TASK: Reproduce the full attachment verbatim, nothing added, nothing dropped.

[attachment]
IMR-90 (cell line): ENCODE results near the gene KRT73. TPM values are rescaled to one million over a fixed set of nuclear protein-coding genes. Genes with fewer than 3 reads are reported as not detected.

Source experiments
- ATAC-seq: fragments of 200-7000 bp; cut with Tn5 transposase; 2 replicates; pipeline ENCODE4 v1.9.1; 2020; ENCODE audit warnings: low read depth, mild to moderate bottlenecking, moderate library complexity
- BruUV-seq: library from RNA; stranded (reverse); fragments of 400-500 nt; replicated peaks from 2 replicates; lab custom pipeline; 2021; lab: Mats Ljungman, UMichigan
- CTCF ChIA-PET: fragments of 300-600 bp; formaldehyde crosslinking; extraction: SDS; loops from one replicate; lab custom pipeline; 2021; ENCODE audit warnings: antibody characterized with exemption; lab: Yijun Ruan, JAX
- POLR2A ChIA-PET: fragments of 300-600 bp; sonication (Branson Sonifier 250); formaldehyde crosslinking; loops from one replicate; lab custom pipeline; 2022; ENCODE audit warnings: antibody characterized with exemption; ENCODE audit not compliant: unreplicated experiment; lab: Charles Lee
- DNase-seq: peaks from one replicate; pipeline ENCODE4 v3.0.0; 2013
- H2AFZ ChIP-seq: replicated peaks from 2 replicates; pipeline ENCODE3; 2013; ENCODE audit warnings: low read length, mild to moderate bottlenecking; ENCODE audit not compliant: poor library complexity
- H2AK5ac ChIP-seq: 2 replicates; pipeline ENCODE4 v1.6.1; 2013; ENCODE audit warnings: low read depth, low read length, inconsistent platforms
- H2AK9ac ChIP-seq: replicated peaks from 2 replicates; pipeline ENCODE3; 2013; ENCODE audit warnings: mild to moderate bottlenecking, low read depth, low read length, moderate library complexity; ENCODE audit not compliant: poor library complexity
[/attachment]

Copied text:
IMR-90 (cell line): ENCODE results near the gene KRT73. TPM values are rescaled to one million over a fixed set of nuclear protein-coding genes. Genes with fewer than 3 reads are reported as not detected.

Source experiments
- ATAC-seq: fragments of 200-7000 bp; cut with Tn5 transposase; 2 replicates; pipeline ENCODE4 v1.9.1; 2020; ENCODE audit warnings: low read depth, mild to moderate bottlenecking, moderate library complexity
- BruUV-seq: library from RNA; stranded (reverse); fragments of 400-500 nt; replicated peaks from 2 replicates; lab custom pipeline; 2021; lab: Mats Ljungman, UMichigan
- CTCF ChIA-PET: fragments of 300-600 bp; formaldehyde crosslinking; extraction: SDS; loops from one replicate; lab custom pipeline; 2021; ENCODE audit warnings: antibody characterized with exemption; lab: Yijun Ruan, JAX
- POLR2A ChIA-PET: fragments of 300-600 bp; sonication (Branson Sonifier 250); formaldehyde crosslinking; loops from one replicate; lab custom pipeline; 2022; ENCODE audit warnings: antibody characterized with exemption; ENCODE audit not compliant: unreplicated experiment; lab: Charles Lee
- DNase-seq: peaks from one replicate; pipeline ENCODE4 v3.0.0; 2013
- H2AFZ ChIP-seq: replicated peaks from 2 replicates; pipeline ENCODE3; 2013; ENCODE audit warnings: low read length, mild to moderate bottlenecking; ENCODE audit not compliant: poor library complexity
- H2AK5ac ChIP-seq: 2 replicates; pipeline ENCODE4 v1.6.1; 2013; ENCODE audit warnings: low read depth, low read length, inconsistent platforms
- H2AK9ac ChIP-seq: replicated peaks from 2 replicates; pipeline ENCODE3; 2013; ENCODE audit warnings: mild to moderate bottlenecking, low read depth, low read length, moderate library complexity; ENCODE audit not compliant: poor library complexity